Probably our class on Marriage & Family, for a number of reasons. We enjoyed getting to know Dr. Jeremy Pierre, our professor. The class forced us to think through and articulate our position on divorce and gender which was helpful and timely.
You’ve been a counselor at a nationally-known counseling center at Faith Church in Lafayette, Indiana, for several years. What are some of the most important things you want to teach community group leaders here at DSC, in terms of counseling?
A few things come to mind. First, we are all counselors because counseling takes place in conversations when one person with problems, questions, or issues seeks help from someone they believe has answers that can help them. Sometimes that is in a formal setting, like the counseling room, but mostly that takes place informally on the phone, in the kitchen, during the drive to school, over a cup of coffee, in an email, and over time. We are either good counselors or not-so-good counselors – but were all counselors.
Second, we are all counselees because we are constantly talking to ourselves as we experience the circumstances and relationships of life. We are all counselees because we live in conflict. Our relationships are often marked by conflict because we are marked by sin. We are counselees because we are constantly fighting to trust God in our particular relationships or circumstances. We are counselees because we experience suffering. We are all counselees because we need Jesus just like those we serve.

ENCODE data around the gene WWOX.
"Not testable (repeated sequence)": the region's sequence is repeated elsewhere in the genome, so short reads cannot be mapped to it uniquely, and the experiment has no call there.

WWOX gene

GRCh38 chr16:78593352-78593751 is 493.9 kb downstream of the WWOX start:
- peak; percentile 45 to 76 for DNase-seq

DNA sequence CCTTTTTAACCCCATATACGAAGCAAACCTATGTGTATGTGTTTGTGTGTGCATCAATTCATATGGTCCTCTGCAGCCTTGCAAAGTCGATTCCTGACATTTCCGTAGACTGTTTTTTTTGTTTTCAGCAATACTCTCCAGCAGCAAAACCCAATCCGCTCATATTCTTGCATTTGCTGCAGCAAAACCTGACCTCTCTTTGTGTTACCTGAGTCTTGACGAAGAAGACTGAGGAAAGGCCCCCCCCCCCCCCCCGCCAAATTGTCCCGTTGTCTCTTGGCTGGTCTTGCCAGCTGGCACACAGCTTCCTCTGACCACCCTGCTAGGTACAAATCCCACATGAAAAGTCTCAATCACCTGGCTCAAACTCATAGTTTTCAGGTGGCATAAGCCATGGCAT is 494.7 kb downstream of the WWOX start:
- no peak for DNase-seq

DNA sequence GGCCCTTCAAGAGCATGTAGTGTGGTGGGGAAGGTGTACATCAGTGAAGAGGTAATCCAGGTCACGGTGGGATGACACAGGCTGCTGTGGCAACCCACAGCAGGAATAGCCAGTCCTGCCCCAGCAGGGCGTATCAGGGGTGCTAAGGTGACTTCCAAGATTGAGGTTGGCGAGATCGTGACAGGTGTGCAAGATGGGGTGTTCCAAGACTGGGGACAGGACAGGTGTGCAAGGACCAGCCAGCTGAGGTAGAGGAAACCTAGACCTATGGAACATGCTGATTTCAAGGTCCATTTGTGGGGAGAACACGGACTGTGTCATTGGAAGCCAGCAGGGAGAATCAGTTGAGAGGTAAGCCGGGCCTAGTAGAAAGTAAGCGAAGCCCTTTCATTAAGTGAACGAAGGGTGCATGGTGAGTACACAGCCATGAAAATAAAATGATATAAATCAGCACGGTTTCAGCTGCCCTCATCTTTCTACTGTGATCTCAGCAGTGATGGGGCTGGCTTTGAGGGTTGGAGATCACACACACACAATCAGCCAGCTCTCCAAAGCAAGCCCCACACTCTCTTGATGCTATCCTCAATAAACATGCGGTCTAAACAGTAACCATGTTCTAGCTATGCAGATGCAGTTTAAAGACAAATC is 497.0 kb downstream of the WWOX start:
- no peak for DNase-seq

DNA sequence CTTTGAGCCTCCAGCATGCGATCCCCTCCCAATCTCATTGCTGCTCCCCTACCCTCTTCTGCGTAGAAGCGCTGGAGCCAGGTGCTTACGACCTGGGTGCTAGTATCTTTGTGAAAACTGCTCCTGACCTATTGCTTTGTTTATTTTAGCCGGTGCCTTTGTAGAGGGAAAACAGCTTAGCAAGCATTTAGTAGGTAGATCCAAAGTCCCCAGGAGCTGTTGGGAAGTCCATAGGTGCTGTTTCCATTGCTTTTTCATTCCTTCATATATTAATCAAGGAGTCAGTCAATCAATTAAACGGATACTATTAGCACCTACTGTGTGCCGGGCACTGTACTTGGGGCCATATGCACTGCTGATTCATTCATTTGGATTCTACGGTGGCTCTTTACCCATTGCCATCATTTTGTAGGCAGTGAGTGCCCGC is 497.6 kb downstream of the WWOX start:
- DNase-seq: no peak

Third, we have access to the answers. God’s Word is our authority. It is our authority for truth—truth for how we should think, feel, and act in regards to the relationships and circumstances of life. Additionally, it is sufficient. It is sufficient in helping us understand the problems, difficulty, and suffering of others and it is sufficient to help us in assisting them to move towards change and growth.
Now, let’s learn about Janelle. We had a chance to meet Janelle during your visit with us in August. Tell us a funny story from the early stages of your relationship.
When we were dating she had this cat named “Puddins” that would randomly jump up on her outside screen door. One night we were sitting in the living room watching TV and Puddins attacked the screen door in a way that sounded like someone was trying to break in. Instead of demonstrating to her my courage and fearlessness, I yelled like a girl and provided Janelle with some doubt as to my ability to protect her and defend her from imminent threats.
How does she complement and strengthen you as a husband?